After Gunman Kills 9 in San Jose Shooting, USCCB Says: ‘Something Fundamentally Broken in Our Society’

“It is particularly tragic that in a city named in honor of Saint Joseph, who was such a loving guardian of the Holy Family, we are unable to protect our own fellow citizens from the ravages of gun violence,” Archbishop Coakley's statement added.

HERO Tent President Kiana Simmons (L), and Amar Singh of San Jose (R), tend to a vigil organized by HERO Tent, following the mass shooting at the Valley Transportation Authority (VTA) light-rail yard, outside City Hall on May 26, 2021 in San Jose, California.
HERO Tent President Kiana Simmons (L), and Amar Singh of San Jose (R), tend to a vigil organized by HERO Tent, following the mass shooting at the Valley Transportation Authority (VTA) light-rail yard, outside City Hall on May 26, 2021 in San Jose, California. (photo: Philip Pacheco / Getty)

SAN JOSE, Calif. — Archbishop Paul S. Coakley, chairman of the USCCB Committee on Domestic Justice and Human Development said on Wednesday, May 26, that the tragic shootings at a rail yard in San Jose, CA, “reminds us once again that something fundamentally broken in our society and culture must be courageously examined and addressed."

The shooting that left 8 people dead and multiple people injured took place at 6:48 A.M. at the Valley Transportation Authority (VTA) light rail yard in San Jose. During the early morning work meeting, Sam James Cassidy, 57, a technician at the rail yard, started shooting at his colleagues and later took his own life.  Authorities said late on Wednesday that a motive had not yet been determined, but said that the massacre was being identified as a workplace shooting.

Victims of the shooting were identified Thursday night: Paul Delacruz Megia, 42 Taptejdeep Singh, 36 Adrian Balleza, 29 Jose Dejesus Hernandez III, 35 Timothy Michael Romo, 49 Michael Joseph Rudometkin, 40 Abdolvahab Alaghmandan, 63 Lars Kepler Lane, 63.

“It is particularly tragic that in a city named in honor of Saint Joseph, who was such a loving guardian of the Holy Family, we are unable to protect our own fellow citizens from the ravages of gun violence,” Archbishop Coakley's statement added.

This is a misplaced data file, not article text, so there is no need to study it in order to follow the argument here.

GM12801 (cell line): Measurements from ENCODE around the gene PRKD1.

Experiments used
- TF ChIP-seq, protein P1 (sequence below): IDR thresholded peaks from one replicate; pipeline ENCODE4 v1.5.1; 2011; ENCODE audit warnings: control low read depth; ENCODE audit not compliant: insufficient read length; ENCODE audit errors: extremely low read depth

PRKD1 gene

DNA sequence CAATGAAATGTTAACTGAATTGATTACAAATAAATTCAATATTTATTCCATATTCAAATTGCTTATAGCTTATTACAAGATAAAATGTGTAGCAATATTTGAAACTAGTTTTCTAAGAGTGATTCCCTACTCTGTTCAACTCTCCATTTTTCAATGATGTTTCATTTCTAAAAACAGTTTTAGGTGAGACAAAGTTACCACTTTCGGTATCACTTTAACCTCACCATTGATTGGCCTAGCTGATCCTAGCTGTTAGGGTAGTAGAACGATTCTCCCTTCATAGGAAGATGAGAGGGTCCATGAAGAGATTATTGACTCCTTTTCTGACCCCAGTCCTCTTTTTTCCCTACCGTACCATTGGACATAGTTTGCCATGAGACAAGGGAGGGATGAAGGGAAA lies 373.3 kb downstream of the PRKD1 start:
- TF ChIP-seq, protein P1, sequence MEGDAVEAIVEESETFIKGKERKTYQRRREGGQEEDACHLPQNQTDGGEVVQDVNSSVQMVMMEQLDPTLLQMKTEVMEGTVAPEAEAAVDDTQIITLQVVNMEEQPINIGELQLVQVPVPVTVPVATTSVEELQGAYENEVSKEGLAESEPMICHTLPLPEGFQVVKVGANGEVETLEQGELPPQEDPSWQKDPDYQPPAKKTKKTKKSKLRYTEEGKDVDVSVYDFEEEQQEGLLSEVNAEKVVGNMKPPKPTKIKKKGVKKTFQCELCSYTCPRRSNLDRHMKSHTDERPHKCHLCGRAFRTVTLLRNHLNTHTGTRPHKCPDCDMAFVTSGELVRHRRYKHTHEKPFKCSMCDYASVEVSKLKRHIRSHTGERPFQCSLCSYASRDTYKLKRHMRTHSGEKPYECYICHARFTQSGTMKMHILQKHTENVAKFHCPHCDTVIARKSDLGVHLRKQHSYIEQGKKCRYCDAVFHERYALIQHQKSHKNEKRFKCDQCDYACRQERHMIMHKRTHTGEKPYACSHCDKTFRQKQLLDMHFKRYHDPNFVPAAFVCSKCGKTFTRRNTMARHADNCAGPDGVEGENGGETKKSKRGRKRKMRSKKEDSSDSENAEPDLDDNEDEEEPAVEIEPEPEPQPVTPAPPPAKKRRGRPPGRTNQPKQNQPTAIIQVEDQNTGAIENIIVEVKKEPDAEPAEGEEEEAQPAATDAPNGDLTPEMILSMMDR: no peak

“As Americans we must understand why these horrific occurrences of violence continue to take place in our communities, and then unhesitatingly act to root out the causes of such crimes. Our Conference has called for many years for rational yet effective forms of regulation of these dangerous weapons. We also urge increased mental health outreach and services to identify and treat potential areas of conflict before they become tragic occurrences,” he also said.

The statement concludes reminding that "action is needed to attempt to reduce the frequency of these abhorrent acts through legislation and training. I call on Catholics around the country to pray for the dead and injured, as well as for healing in the community. May the Holy Spirit, whose wisdom and guidance we celebrated this past Sunday on Pentecost, bring consolation and strength at this time of great loss.”

Earlier in the day, Most Rev. Oscar Cantú, Bishop of San Jose, issued a statement saying:  “Let’s pray for the victims of this morning’s shooting in the VTA light rail yard in San Jose. May God comfort their families and loved ones and bring healing. Pray also for all the first responders and law enforcement officers. May shock & grief give way to grace and resolve, as we work together to protect the innocent and prevent such senseless acts in the future, so that peace may prevail in our hearts and communities.”

Ivan Aivazovsky, “Walking on Water,” ca. 1890

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